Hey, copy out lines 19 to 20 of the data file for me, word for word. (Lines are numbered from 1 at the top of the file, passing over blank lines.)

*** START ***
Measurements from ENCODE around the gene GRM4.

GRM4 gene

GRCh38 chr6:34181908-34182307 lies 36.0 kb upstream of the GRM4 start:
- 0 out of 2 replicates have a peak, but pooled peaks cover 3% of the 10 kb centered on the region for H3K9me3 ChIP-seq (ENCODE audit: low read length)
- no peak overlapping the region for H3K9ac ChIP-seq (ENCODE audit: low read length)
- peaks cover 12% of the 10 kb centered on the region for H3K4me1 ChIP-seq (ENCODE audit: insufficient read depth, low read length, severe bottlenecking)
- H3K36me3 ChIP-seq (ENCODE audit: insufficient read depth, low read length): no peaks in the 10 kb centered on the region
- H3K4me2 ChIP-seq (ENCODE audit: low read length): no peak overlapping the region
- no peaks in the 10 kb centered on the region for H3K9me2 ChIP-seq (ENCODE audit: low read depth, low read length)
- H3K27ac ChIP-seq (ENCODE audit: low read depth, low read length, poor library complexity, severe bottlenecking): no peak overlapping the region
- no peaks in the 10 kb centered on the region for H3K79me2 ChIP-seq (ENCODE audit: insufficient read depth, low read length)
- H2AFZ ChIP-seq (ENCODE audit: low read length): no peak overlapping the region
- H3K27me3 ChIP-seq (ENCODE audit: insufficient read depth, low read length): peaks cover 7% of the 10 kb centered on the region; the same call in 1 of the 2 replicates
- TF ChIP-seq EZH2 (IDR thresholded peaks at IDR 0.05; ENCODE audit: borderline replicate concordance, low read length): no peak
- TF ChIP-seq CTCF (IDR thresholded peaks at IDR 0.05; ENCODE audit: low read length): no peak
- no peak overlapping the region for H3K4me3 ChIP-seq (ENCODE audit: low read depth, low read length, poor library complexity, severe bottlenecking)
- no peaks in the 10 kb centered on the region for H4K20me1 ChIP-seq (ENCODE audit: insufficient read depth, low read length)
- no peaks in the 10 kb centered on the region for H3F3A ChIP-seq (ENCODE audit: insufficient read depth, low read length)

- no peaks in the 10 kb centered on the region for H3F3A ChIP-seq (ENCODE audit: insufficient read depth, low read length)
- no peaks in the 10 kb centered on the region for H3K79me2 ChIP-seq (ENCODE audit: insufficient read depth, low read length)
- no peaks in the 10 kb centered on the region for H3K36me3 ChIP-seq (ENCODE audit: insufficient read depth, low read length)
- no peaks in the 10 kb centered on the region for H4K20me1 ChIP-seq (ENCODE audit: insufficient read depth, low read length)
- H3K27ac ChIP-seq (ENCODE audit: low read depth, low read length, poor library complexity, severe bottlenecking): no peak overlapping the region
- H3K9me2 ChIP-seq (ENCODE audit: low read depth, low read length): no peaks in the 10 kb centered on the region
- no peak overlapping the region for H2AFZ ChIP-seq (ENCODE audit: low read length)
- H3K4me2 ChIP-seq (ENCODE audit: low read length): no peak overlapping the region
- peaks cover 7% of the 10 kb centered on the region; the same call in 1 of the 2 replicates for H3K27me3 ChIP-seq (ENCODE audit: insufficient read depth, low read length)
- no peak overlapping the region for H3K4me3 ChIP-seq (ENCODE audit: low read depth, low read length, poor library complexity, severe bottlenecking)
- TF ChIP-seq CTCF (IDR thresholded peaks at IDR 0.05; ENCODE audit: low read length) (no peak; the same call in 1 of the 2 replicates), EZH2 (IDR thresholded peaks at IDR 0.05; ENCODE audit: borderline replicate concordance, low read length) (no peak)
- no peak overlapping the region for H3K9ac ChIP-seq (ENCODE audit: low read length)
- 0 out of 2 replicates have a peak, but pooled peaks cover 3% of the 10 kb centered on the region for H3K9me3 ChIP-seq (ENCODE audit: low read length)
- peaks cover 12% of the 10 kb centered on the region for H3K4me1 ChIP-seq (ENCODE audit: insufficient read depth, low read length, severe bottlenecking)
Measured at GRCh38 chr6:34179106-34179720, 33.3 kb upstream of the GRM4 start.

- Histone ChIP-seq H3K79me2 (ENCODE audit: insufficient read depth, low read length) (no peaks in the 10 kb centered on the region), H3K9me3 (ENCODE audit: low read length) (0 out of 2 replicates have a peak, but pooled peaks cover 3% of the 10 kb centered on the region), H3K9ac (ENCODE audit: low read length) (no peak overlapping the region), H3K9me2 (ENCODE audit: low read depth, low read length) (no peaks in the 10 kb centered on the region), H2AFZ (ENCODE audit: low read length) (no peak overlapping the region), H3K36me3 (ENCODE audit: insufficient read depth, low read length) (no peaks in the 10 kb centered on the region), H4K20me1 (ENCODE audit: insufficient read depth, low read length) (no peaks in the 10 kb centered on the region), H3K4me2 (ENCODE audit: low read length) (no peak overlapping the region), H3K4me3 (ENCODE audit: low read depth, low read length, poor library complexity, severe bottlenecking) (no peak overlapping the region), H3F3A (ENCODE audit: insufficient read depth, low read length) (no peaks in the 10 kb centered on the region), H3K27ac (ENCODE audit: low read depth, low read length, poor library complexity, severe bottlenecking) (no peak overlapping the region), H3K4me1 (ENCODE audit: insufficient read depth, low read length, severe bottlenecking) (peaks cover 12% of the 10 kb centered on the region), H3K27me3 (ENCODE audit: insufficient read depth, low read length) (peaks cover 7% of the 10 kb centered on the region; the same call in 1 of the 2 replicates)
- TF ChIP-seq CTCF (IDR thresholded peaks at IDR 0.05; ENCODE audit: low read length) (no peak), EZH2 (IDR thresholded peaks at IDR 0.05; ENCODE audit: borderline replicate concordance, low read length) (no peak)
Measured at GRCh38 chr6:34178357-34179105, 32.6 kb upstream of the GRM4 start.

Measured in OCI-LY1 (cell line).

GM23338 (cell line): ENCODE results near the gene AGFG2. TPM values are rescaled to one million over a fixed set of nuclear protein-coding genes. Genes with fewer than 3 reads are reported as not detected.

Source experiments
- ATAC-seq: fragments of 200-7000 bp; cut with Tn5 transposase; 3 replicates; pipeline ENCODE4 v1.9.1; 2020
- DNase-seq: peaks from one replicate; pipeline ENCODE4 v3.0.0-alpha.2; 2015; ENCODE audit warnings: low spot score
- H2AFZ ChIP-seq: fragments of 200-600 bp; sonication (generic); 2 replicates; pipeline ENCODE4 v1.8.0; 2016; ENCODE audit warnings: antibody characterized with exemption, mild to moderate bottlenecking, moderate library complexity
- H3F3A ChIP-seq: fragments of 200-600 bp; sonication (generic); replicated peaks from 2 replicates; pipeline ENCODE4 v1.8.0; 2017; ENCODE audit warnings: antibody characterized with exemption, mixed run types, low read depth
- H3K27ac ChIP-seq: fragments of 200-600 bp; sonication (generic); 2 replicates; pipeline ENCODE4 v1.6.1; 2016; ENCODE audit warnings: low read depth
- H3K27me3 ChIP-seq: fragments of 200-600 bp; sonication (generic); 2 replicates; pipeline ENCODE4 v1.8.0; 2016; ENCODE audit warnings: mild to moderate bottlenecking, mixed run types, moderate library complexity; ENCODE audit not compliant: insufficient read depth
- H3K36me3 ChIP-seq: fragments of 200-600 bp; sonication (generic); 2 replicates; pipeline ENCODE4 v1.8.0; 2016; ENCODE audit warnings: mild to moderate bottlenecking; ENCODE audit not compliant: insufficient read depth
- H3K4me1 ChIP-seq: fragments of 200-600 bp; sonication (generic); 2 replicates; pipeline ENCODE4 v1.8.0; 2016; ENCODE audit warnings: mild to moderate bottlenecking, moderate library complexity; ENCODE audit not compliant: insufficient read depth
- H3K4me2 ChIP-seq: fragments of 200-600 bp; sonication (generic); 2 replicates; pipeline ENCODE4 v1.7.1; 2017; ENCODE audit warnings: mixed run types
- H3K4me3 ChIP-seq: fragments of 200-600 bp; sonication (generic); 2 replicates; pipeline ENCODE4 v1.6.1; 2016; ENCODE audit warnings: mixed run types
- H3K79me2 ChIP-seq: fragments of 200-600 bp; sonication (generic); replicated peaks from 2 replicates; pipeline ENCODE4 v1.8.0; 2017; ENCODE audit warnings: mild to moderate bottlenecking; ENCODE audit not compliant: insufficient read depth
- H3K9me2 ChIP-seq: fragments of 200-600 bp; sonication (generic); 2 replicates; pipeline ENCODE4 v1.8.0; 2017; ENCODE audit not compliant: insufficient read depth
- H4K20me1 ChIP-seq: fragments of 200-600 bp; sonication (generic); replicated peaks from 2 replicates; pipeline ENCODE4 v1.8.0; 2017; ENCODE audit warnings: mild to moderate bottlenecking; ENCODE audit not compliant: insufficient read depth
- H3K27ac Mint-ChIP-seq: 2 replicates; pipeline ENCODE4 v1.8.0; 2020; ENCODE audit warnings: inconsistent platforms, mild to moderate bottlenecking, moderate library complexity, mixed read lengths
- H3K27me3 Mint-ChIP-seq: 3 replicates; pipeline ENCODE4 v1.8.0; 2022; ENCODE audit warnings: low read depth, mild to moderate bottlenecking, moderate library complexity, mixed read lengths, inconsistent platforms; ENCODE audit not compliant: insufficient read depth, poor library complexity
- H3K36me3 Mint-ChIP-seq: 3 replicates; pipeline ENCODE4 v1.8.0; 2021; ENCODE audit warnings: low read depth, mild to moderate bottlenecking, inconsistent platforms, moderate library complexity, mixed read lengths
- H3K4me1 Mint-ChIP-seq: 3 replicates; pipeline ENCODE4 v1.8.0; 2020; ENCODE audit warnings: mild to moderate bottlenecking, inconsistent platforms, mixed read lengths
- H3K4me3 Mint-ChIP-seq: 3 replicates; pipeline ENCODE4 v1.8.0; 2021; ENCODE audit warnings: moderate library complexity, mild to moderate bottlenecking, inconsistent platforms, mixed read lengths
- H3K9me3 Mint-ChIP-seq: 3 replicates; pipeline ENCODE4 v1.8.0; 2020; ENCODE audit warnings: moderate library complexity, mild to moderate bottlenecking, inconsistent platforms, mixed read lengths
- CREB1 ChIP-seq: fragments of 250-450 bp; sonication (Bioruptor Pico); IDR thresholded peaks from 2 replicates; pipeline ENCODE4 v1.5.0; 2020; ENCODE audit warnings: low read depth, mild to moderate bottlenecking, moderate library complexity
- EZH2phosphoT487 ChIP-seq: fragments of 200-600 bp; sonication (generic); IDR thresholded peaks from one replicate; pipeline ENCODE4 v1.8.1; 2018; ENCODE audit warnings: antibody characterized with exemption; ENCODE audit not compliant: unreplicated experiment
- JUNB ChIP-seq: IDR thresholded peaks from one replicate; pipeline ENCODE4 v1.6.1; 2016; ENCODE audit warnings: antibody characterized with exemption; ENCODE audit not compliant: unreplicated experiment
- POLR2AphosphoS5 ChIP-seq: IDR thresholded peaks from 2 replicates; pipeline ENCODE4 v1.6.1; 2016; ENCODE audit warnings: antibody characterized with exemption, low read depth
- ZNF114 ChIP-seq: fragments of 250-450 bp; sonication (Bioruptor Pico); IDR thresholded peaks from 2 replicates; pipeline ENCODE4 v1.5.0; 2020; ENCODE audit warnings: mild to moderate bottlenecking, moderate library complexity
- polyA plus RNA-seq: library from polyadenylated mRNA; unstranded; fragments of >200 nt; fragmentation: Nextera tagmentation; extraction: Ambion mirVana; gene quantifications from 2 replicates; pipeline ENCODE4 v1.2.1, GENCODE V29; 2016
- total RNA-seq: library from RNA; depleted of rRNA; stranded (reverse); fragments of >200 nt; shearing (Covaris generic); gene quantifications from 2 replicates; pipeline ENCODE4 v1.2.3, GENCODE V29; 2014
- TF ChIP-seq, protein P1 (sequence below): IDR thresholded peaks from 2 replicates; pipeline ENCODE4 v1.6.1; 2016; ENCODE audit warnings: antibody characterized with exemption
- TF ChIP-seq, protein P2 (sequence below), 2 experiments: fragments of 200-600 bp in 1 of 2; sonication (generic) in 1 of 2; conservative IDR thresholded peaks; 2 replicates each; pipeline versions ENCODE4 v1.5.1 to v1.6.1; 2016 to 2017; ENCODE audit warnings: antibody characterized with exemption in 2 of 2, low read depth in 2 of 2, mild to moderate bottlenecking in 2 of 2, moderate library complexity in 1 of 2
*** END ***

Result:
- no peaks in the 10 kb centered on the region for H3F3A ChIP-seq (ENCODE audit: insufficient read depth, low read length)
- no peaks in the 10 kb centered on the region for H3K79me2 ChIP-seq (ENCODE audit: insufficient read depth, low read length)